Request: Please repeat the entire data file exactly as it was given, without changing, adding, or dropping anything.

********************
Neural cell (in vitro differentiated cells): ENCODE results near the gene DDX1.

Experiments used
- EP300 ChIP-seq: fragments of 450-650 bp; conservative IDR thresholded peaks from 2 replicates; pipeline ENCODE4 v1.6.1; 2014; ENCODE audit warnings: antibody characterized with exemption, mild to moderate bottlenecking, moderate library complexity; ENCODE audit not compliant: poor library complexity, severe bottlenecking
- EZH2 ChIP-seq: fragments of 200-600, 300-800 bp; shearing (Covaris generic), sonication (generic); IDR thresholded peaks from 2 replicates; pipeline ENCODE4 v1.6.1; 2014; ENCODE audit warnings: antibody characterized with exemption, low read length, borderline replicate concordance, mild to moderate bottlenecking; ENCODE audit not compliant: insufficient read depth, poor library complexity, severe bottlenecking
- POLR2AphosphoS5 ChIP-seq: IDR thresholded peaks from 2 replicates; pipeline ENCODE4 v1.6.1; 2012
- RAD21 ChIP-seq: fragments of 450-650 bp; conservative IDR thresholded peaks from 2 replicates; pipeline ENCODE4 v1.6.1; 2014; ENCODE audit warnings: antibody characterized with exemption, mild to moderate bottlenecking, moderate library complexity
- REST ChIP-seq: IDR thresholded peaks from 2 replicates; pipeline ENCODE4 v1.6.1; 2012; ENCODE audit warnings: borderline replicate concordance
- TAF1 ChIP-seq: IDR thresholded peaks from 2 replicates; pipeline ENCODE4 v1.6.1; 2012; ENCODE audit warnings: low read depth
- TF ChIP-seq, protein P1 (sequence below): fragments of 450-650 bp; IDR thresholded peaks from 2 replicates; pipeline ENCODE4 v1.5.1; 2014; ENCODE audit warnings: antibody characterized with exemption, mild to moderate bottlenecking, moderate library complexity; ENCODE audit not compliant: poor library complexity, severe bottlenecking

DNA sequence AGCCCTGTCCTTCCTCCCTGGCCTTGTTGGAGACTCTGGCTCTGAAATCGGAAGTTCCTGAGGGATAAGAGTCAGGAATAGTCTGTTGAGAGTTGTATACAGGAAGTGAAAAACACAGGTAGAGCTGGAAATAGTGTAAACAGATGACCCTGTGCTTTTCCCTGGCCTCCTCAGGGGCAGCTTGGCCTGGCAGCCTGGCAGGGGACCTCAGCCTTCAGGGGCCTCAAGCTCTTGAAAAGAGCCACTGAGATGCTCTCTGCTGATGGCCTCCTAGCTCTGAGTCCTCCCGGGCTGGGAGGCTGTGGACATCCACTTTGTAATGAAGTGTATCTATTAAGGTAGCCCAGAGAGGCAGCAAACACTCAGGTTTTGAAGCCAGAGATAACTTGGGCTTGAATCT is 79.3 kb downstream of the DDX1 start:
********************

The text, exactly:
Neural cell (in vitro differentiated cells): ENCODE results near the gene DDX1.

Experiments used
- EP300 ChIP-seq: fragments of 450-650 bp; conservative IDR thresholded peaks from 2 replicates; pipeline ENCODE4 v1.6.1; 2014; ENCODE audit warnings: antibody characterized with exemption, mild to moderate bottlenecking, moderate library complexity; ENCODE audit not compliant: poor library complexity, severe bottlenecking
- EZH2 ChIP-seq: fragments of 200-600, 300-800 bp; shearing (Covaris generic), sonication (generic); IDR thresholded peaks from 2 replicates; pipeline ENCODE4 v1.6.1; 2014; ENCODE audit warnings: antibody characterized with exemption, low read length, borderline replicate concordance, mild to moderate bottlenecking; ENCODE audit not compliant: insufficient read depth, poor library complexity, severe bottlenecking
- POLR2AphosphoS5 ChIP-seq: IDR thresholded peaks from 2 replicates; pipeline ENCODE4 v1.6.1; 2012
- RAD21 ChIP-seq: fragments of 450-650 bp; conservative IDR thresholded peaks from 2 replicates; pipeline ENCODE4 v1.6.1; 2014; ENCODE audit warnings: antibody characterized with exemption, mild to moderate bottlenecking, moderate library complexity
- REST ChIP-seq: IDR thresholded peaks from 2 replicates; pipeline ENCODE4 v1.6.1; 2012; ENCODE audit warnings: borderline replicate concordance
- TAF1 ChIP-seq: IDR thresholded peaks from 2 replicates; pipeline ENCODE4 v1.6.1; 2012; ENCODE audit warnings: low read depth
- TF ChIP-seq, protein P1 (sequence below): fragments of 450-650 bp; IDR thresholded peaks from 2 replicates; pipeline ENCODE4 v1.5.1; 2014; ENCODE audit warnings: antibody characterized with exemption, mild to moderate bottlenecking, moderate library complexity; ENCODE audit not compliant: poor library complexity, severe bottlenecking

DNA sequence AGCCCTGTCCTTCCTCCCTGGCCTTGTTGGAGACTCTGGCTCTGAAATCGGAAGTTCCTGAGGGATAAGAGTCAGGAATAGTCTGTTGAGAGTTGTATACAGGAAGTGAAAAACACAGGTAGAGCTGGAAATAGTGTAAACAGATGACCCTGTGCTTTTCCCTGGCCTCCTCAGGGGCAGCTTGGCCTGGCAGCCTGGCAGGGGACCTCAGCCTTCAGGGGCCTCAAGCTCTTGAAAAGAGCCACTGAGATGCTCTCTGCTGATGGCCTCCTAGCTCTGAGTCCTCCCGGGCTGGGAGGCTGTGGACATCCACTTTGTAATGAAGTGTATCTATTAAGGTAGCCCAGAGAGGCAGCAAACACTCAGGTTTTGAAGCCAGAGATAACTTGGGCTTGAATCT is 79.3 kb downstream of the DDX1 start: